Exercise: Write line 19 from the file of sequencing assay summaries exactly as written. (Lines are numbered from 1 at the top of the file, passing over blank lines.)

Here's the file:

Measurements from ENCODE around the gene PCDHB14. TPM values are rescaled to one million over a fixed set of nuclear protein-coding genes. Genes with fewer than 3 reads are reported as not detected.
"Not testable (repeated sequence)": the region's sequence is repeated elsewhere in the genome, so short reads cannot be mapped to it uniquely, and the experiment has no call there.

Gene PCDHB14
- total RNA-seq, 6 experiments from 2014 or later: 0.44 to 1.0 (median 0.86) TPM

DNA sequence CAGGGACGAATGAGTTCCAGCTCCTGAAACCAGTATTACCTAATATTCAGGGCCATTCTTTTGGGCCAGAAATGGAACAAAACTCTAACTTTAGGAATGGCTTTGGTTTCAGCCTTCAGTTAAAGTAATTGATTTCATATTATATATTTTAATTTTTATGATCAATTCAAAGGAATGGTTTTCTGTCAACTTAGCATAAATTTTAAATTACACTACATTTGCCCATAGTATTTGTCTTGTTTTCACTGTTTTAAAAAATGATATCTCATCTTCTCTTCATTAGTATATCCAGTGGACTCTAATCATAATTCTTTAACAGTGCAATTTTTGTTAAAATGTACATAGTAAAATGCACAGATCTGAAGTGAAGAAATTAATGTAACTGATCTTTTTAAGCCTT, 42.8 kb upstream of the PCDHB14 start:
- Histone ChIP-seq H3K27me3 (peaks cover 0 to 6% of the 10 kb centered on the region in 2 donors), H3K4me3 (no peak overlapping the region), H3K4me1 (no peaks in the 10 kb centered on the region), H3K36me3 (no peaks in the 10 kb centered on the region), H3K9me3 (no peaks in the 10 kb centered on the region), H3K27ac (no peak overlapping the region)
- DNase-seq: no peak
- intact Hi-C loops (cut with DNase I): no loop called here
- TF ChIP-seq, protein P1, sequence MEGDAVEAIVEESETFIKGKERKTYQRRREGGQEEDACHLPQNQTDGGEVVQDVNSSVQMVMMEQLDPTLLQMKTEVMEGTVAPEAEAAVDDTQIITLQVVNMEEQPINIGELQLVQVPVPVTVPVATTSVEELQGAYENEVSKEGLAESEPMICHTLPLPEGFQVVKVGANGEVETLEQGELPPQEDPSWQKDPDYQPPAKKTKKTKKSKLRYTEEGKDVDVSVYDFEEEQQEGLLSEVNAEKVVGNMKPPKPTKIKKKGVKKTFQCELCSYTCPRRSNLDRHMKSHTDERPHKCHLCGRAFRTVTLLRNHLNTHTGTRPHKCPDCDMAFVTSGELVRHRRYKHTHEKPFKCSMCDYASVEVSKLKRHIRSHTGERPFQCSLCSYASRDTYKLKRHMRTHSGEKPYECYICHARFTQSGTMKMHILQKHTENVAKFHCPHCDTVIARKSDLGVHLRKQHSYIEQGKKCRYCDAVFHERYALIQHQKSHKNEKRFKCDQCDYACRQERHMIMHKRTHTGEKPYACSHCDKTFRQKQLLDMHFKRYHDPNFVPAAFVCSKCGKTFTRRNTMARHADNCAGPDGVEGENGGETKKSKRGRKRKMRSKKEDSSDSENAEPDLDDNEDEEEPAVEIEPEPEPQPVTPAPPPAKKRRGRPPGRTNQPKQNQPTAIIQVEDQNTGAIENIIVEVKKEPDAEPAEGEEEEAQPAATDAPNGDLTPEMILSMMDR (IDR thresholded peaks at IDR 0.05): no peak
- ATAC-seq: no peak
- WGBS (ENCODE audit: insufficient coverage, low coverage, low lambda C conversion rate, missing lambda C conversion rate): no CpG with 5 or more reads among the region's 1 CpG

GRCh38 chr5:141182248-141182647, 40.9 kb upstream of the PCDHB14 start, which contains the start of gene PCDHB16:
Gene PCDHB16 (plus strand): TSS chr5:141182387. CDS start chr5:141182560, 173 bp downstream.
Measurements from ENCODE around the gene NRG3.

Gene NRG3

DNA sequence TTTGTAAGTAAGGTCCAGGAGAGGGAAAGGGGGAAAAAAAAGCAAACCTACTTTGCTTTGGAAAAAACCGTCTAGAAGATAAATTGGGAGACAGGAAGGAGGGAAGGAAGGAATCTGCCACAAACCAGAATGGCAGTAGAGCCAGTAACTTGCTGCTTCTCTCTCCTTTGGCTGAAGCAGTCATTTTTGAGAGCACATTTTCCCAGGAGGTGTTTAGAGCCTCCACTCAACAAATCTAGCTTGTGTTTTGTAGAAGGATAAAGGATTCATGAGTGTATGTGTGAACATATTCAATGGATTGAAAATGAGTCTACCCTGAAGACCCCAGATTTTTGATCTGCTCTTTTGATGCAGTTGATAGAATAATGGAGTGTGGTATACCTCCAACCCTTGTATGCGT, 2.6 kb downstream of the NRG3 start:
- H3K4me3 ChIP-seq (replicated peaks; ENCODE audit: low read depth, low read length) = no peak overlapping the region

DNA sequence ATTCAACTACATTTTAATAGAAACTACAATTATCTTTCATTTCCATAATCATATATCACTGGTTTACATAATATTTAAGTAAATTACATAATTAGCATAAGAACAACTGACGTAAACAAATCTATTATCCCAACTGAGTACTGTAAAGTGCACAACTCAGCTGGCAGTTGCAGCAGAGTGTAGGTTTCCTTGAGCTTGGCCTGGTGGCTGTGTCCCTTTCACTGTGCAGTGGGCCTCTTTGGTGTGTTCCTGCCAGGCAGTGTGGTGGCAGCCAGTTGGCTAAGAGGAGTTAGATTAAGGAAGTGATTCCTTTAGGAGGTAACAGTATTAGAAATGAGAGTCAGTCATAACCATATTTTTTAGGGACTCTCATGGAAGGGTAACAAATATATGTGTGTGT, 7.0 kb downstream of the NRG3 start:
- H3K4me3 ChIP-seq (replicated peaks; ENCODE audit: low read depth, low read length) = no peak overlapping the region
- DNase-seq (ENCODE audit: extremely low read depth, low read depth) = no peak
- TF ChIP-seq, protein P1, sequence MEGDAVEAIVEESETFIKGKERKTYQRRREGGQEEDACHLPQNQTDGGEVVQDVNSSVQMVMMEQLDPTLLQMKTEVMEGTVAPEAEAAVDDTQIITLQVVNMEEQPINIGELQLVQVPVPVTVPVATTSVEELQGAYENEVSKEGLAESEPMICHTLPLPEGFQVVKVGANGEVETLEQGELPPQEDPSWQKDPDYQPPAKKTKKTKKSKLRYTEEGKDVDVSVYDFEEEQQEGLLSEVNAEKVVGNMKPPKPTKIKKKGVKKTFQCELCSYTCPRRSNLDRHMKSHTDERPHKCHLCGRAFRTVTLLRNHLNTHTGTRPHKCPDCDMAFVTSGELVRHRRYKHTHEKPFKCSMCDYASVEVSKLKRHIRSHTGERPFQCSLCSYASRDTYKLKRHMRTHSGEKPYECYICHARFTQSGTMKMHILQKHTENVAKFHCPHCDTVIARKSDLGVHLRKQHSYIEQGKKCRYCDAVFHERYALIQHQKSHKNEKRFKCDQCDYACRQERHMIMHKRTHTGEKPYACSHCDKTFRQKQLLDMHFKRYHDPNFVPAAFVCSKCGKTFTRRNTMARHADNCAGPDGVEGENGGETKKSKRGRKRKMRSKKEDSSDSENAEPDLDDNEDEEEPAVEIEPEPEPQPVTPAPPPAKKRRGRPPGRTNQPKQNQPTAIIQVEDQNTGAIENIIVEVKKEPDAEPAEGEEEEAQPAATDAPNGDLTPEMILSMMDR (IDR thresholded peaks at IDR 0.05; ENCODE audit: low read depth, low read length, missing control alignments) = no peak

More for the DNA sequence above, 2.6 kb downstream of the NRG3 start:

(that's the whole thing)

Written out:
- H3K4me3 ChIP-seq (replicated peaks; ENCODE audit: low read depth, low read length) = no peak overlapping the region